II. The Pharisees and their Scribes rebuke Jesus for teaching his followers not to fast. Luke 5:33-39.
a. When Jesus rebuked the Pharisees and their scribes for denouncing Jesus' followers for eating and drinking toll collectors and sinners, the Pharisees and their scribes responded to Jesus by rebuking Jesus' followers for eating and drinking instead of praying and fasting. The Pharisees and the followers of John the Baptist fast and pray, but Jesus' followers eat and drink. In the Hebrew Bible, fasting meant abstaining from food and drink (Exodus 34:28; Deuteronomy 9:9) often connected with wearing sackcloth and ashes (Daniel 9:3), symbols of expiation of sins (Leviticus 16:29-31), penitence (1 Kings 21:27; Joel 1:14; 2:15-27; Isaiah
58:1-9), and mourning (Esther 4:3). 5:33.
b. Jesus replied that fasting was incompatible or inappropriate while the bridegroom [in this context, Jesus] is present and the wedding guests are celebrating his presence. Fasting expresses gloom and sorrow, not joy. Jesus came on earth and inaugurated a new period of God's kingdom, so this was a time of joy, not of sorrow and mourning. So, fasting would be inappropriate in this context. When Jesus died on the cross, this was a time of fasting, but not during his lifetime. On some occasions, fasting is compelling; on other occasions, fasting is inappropriate or incompatible. 5:34-35.
c. Then Jesus added a parable: One cannot successfully sew a piece of new garment on an old garment. The new piece does not match the old garment. No one puts new wine into old wineskins. This would destroy the wineskins. New wine must be put into new wineskins. No one after drinking old wine desire new wine, but says, the old is good. The Pharisees and their scribes were clinging to the old and closed their minds to Jesus' message about the new life of salvation. Many of us cling to old beliefs, old views, old traditions and refuse to open our hearts to new truths which God reveals in his revealed word which we had not seen or perceived or understood. This is a powerful, incisive message to all who will accept it. 5:36-39.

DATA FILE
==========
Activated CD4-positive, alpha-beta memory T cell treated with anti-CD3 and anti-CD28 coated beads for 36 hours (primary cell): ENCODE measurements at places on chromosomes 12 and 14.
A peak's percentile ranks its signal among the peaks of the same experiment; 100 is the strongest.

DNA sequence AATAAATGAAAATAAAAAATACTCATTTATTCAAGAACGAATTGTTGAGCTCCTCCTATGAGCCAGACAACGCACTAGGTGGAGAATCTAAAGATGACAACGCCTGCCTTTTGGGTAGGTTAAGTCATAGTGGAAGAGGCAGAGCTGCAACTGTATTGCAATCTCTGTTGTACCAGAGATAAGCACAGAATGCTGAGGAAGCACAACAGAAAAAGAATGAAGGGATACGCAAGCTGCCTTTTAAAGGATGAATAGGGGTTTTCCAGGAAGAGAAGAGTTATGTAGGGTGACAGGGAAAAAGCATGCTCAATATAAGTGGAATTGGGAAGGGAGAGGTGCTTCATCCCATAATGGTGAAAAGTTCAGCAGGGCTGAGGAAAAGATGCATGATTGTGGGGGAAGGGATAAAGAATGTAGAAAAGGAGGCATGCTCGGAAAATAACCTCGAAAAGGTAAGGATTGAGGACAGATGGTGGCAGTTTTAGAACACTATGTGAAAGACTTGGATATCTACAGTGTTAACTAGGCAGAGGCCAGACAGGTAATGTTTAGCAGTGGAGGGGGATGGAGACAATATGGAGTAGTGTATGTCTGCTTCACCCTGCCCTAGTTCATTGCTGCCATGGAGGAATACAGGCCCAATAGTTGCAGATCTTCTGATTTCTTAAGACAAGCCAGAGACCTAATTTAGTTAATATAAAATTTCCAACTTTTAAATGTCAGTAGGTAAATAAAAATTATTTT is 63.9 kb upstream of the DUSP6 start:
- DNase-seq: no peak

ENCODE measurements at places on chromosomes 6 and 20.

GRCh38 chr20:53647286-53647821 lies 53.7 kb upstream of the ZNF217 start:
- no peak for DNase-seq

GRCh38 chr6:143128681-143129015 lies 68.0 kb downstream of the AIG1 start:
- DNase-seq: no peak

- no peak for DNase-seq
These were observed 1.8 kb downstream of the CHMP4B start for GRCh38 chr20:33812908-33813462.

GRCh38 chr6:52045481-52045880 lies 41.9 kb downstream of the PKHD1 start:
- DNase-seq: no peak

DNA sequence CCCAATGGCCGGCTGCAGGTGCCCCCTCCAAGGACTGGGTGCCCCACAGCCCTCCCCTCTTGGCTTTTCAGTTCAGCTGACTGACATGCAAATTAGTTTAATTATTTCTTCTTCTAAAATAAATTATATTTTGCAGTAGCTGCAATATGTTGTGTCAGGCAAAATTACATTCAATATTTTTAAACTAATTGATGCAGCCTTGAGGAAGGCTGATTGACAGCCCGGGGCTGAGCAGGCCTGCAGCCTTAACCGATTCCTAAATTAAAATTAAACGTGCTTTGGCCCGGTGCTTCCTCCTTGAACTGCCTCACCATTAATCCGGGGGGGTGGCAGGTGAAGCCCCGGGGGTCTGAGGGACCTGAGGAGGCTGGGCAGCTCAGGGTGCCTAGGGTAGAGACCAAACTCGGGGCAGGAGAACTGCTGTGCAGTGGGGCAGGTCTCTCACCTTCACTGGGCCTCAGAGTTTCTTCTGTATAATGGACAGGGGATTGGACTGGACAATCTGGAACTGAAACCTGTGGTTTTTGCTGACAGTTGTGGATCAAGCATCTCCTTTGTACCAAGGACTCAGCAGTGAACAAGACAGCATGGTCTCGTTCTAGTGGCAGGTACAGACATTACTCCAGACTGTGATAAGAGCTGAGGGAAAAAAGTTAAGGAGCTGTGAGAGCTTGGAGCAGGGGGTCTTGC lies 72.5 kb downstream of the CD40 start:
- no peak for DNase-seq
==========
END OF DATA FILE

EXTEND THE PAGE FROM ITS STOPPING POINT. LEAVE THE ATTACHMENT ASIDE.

Share YOUR understandings and insights and perceptions with others. Let me hear from YOU.

John Willis

Sunday, January 15, 2012

Lift Up Your Voice

Throughout scripture, there is a call for God's people: "Lift Up Your Voices." It is very natural for all human beings to lift up their voices in different kinds of contexts. Here we will mention only a few of these contexts.

1. A Situation in which someone is mistreated by another person or group.
When Jacob [with the help of Rebekah] deceived Isaac and received his blessing, Esau killed an animal and prepared it and brought it to his father. When Esau realized that Isaac had already blessed Jacob [thinking Jacob was Esau], Genesis 27:38 says:
"Esau said to his father, 'Have you only one blessing, father? Bless me, me also, father!' And Esau LIFTED UP HIS VOICE and wept."
When someone mistreats us, it is imperative that we "lift up our voices." This is what Martin Luther King, Jr., did when narrow-minded Anglo-Americans were mistreating African-Americans in the USA. He "lifted up his voice," and as a result changed our nation.

2. A Situation in which people are under great stress.
When the twelve spies returned from spending forty days in the promised land of Canaan and ten of the spies gave a negative report, Numbers 14:1 says:
"Then all the congregation LIFTED UP THEIR VOICES with a loud cry, and the people wept all night."
When we expect to receive a good report and the report is very bad, it is natural for us to "lift up our voices" and complain. This is what God's people did when they received the bad report from the ten spies.

3. A Situation in which people sin and a godly spokesperson rebukes them.
During the time of the Judges, an angel came to the people of God and rebuked them because they did not obey Yahweh and thus Yahweh will punish them. Judges 2:4 says:
"When the angel of the Lord spoke these words to all the Israelites, the people LIFTED UP THEIR VOICES and wept."
When godly people rebuke us because we commit sins against God, we need to "lift up our voices" in remorse and repents, and return to God.

4. A Situation in which God's people are worshipping God.
2 Chronicles 5 relates the account in which Solomon and the priests brought the ark of the covenant into the Jerusalem temple which they had just finished, and were worshipping God. 2 Chronicles 5:13 says:
"It was the duty of the trumpeters and singers to make themselves heard in unison in praise and thanksgiving to the Lord, and when they LIFTED UP THEIR VOICES in song, with trumpets and cymbals and other musical instruments, in praise to the Lord,
For he is good,
his steadfast love endures forever,
the house, the house of the Lord, was filled with a cloud."
When we gather as God's people to praise and give thanks to God, it is important for us to "lift up our voices" to God.

Share YOUR experiences and thoughts and feelings with others. Let me hear from YOU.

John Willis